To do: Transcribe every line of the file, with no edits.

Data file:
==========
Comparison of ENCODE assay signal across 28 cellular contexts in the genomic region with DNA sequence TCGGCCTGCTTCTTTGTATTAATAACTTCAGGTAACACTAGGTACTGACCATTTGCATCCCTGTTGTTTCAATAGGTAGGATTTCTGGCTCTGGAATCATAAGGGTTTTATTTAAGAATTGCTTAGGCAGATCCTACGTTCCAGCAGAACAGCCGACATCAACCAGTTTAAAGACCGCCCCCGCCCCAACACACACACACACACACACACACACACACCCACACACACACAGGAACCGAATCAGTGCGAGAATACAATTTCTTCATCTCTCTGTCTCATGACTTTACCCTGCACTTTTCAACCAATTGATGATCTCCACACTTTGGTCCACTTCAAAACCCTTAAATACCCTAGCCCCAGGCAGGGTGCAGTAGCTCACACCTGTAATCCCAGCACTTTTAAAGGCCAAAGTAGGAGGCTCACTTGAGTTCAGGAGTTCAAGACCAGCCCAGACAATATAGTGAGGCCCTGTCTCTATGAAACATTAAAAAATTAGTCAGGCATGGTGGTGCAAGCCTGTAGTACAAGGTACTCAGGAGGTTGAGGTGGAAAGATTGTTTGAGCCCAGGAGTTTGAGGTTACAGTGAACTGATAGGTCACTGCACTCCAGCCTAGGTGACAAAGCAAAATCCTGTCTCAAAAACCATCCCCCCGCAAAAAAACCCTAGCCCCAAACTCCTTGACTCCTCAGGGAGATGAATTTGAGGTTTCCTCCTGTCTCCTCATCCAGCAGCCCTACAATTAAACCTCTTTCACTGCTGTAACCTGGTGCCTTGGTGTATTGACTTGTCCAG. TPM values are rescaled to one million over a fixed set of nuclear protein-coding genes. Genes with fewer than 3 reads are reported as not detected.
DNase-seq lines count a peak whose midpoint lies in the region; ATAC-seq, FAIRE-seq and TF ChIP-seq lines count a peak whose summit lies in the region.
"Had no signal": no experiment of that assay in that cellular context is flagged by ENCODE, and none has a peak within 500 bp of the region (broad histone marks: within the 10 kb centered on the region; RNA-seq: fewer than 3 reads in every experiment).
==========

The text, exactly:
Comparison of ENCODE assay signal across 28 cellular contexts in the genomic region with DNA sequence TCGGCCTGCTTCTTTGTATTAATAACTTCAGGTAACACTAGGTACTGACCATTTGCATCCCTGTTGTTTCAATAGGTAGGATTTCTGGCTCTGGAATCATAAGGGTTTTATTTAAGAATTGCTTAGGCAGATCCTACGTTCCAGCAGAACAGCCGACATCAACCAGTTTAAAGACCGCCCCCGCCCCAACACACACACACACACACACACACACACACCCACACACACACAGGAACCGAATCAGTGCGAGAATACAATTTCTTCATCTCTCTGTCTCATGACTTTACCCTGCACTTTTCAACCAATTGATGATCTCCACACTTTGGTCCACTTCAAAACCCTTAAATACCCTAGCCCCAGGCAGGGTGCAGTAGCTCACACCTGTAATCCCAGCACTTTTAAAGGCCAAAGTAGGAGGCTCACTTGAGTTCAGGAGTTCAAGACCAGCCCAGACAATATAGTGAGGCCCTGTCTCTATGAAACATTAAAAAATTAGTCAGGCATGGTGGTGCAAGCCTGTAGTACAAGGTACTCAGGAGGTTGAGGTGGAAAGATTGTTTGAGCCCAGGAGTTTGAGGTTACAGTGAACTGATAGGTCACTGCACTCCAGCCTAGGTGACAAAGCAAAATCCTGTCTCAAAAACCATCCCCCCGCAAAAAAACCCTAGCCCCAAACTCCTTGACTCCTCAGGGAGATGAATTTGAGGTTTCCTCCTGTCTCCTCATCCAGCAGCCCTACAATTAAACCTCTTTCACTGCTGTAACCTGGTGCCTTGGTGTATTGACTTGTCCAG. TPM values are rescaled to one million over a fixed set of nuclear protein-coding genes. Genes with fewer than 3 reads are reported as not detected.
DNase-seq lines count a peak whose midpoint lies in the region; ATAC-seq, FAIRE-seq and TF ChIP-seq lines count a peak whose summit lies in the region.
"Had no signal": no experiment of that assay in that cellular context is flagged by ENCODE, and none has a peak within 500 bp of the region (broad histone marks: within the 10 kb centered on the region; RNA-seq: fewer than 3 reads in every experiment).